Vicious by V.E. Schwab



Synopsis:
Victor and Eli started out as college roommates - brilliant, arrogant, lonely boys who recognised the same sharpness and ambition in each other. In their senior year, a shared research interest in adrenaline, near-death experiences, and seemingly supernatural events reveals an intriguing possiblity: that under the right conditions, someone could develop extraordinary abilities. But when their thesis moves from the academic to the experimental, things go horribly wrong. 

Thoughts:
Vicious started out extremely well, it was easy to read and yet still so psychologically complex at the same time. The story had promise and I was genuinely interested in how this was all going to pan out. It, unfortunately, became really predictable and tedious. There was absolutely nothing in this book that made me gasp or think back to what had happened previously - everything was pretty obvious.

The feud between Victor and Eli fuelled the plot line, but it never really had a real reason or purpose in my opinion. Obviously, there was something that started it off, but to me, it just seemed extremely pointless. The book just became very tedious because of this, as I didn't feel the whole story had enough backbone to keep me on my toes. Due to this, I feel as though it could have been a much shorter book as the story didn't really progress as much as stay stagnant - it was just filled with avoidable circumstances that created obstacles before the finale. Yes, you might say that that's the point of a book; things happen in between A and B to make the journey more interesting, but I didn't feel interested at all, just annoyed.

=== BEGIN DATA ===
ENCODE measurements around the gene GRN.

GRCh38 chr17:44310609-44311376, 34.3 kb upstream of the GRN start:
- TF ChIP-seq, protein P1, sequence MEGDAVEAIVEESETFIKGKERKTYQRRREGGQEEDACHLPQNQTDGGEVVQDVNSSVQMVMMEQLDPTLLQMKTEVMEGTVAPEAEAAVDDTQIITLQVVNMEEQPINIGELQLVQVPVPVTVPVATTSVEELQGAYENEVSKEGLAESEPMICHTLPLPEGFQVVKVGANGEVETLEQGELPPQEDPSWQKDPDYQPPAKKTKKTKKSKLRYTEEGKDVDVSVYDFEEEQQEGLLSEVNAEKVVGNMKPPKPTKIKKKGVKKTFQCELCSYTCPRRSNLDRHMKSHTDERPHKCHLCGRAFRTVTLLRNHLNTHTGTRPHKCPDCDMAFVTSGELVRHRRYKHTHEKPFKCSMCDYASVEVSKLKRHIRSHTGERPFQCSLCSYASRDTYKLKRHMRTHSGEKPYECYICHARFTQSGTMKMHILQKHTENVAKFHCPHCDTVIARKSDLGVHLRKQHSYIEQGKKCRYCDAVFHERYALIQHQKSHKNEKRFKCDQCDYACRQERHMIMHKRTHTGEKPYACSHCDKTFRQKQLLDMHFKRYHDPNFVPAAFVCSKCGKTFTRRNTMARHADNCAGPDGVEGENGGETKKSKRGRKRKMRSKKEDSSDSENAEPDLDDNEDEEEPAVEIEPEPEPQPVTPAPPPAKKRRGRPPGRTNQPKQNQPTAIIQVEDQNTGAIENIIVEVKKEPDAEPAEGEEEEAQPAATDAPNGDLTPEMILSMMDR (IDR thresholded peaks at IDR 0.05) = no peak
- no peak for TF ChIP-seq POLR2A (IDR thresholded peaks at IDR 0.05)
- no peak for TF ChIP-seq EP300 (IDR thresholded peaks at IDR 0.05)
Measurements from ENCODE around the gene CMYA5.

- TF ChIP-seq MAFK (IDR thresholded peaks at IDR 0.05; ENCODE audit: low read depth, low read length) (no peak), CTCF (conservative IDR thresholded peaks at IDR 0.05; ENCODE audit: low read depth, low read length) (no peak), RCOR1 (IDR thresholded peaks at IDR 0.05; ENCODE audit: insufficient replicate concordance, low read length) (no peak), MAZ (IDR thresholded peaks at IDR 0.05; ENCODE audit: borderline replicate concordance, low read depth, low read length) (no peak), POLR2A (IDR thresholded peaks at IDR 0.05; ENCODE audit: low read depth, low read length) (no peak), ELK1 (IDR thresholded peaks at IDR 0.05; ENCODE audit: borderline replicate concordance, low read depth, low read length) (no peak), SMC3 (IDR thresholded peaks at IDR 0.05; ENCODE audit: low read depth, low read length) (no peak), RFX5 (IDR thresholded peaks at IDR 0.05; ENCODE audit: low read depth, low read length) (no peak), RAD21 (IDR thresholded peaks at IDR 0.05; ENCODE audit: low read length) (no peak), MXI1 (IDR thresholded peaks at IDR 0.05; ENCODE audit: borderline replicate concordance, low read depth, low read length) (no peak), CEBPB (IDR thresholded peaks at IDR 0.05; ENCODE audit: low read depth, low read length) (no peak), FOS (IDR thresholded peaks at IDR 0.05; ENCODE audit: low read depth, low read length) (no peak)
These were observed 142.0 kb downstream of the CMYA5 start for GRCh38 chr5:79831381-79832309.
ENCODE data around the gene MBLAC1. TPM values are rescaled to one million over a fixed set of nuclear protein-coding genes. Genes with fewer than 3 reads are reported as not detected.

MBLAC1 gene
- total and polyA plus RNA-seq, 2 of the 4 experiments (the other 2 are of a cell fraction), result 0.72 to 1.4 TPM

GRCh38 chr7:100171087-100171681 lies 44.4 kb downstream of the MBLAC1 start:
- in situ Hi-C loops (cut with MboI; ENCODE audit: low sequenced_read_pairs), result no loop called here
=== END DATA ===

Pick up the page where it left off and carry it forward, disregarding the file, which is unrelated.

Saying all this, I didn't dislike EVERYTHING about Vicious. I loved Eli's character, he was just so multi-faceted and intriguing. He felt he had a real purpose through the plot, and it was fascinating to read of his theories and how he justified himself. Eli and Victor together in Vicious really made me think about the differences between good and bad; they both thought they themselves were good, and the other was bad, and this is what made it so brilliantly psychologically complex for me. You, as a reader, are made to debate between who was in the right and who was in the wrong - I personally think they're both as bad as each other, but obviously that's open for discussion.

Have you read Vicious, and if so what did you think?

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